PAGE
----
If you hop over to the Cato blog, you can find a bunch of posts stating that the reason Republicans have lost ground in 2006 and 2008 is that they’ve permitted too much spending. What you don’t see is much evidence to support this argument, or any serious consideration of the possibility that the GOP became more spending-tolerant (approving, e.g., the 2003 Medicare bill) and the Democratic Party won elections for the same underlying cause — public opinion that demands more government services.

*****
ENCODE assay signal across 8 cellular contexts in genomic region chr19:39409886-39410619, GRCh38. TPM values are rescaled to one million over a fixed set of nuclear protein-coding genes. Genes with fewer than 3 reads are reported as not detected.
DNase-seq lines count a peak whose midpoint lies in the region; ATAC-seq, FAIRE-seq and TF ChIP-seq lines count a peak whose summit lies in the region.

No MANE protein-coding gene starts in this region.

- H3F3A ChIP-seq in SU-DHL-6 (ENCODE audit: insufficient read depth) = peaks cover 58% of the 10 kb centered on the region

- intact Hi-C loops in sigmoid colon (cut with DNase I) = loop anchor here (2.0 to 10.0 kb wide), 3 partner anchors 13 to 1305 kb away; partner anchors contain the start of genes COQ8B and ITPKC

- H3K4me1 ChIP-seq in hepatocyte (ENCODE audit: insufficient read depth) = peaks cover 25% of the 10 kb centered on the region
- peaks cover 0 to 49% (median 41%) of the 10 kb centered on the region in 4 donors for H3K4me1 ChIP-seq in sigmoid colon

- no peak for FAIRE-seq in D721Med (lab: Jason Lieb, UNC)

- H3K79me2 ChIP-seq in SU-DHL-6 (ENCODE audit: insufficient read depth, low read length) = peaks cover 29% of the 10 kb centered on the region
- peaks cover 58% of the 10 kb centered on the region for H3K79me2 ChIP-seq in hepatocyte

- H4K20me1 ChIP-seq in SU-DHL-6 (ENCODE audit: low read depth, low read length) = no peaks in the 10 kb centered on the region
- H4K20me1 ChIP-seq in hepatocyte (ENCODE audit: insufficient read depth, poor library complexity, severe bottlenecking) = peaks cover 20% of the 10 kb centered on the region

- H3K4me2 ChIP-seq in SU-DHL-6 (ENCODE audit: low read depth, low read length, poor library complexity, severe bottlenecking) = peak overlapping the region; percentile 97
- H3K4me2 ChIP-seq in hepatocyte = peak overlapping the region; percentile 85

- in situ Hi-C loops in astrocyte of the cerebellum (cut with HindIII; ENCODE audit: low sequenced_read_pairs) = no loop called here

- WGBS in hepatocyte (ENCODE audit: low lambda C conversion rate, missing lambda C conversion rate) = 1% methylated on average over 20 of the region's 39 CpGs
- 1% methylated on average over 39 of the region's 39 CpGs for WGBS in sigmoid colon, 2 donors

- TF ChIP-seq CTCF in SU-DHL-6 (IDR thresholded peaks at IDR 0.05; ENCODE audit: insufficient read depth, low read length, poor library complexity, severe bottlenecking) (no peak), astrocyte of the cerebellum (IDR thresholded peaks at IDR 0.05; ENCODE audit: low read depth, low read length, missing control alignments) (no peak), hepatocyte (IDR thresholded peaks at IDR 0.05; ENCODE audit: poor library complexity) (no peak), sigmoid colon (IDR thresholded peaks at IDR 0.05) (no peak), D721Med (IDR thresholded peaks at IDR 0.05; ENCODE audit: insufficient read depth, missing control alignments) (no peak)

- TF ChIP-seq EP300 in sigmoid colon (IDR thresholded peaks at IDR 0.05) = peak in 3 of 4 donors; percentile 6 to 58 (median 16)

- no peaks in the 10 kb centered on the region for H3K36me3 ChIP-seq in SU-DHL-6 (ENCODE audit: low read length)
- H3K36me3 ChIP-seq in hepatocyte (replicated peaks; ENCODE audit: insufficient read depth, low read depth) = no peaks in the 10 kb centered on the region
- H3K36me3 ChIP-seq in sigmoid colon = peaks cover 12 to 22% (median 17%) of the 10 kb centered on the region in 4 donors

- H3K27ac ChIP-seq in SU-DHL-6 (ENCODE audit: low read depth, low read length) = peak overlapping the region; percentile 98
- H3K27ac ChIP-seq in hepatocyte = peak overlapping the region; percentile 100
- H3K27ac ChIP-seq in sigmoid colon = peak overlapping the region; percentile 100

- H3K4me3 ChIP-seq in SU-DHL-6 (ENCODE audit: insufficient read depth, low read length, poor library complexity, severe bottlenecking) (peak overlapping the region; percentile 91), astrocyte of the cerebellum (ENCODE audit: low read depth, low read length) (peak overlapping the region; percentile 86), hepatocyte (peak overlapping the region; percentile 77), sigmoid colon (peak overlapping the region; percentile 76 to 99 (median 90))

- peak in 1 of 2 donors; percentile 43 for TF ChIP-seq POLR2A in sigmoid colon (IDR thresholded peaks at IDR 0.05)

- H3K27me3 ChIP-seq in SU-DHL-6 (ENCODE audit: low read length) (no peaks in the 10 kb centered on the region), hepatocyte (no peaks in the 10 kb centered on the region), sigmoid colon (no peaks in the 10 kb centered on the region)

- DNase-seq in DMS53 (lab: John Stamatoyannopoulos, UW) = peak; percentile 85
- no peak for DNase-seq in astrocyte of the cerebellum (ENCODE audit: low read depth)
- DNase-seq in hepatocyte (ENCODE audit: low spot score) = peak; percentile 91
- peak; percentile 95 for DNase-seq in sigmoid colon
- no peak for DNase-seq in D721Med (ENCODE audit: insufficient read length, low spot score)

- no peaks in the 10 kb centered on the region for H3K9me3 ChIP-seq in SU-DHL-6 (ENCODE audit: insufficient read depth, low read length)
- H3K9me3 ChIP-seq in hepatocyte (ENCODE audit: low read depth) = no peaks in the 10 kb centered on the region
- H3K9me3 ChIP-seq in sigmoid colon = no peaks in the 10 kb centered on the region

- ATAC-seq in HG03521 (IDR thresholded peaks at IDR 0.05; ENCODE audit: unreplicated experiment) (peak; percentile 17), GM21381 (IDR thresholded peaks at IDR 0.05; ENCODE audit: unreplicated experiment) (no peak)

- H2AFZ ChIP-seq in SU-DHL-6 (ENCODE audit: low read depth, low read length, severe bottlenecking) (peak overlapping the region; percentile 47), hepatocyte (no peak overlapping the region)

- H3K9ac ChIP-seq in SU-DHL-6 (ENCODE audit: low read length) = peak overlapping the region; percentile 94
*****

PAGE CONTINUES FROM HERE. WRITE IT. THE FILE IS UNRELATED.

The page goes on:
I see exit poll data showing that 60 percent of the public was worried about rising health care costs and that 66 percent of those people backed Barack Obama. Presumably not because they thought the Republicans had been insufficiently vigilant about blocking pork barrel spending (it was John McCain after all) but because they thought Obama’s big government health plan spoke to their concerns while McCain’s small government alternative didn’t. I see that 50 percent of voters said they’re “very worried” about economic conditions and 59 percent of them voted for Obama. I don’t see in there any data whatsoever to back up the idea that there was an anti-spending backlash against Republicans that provoked people to vote Democratic, nor do I see evidence of a Libertarian Party surge or any such thing. I see people worried about economic conditions and rising health care costs who felt that McCain’s campaign — which made a spending freeze and a porkbusting crusade the center of its efforts — wasn’t speaking to those problems.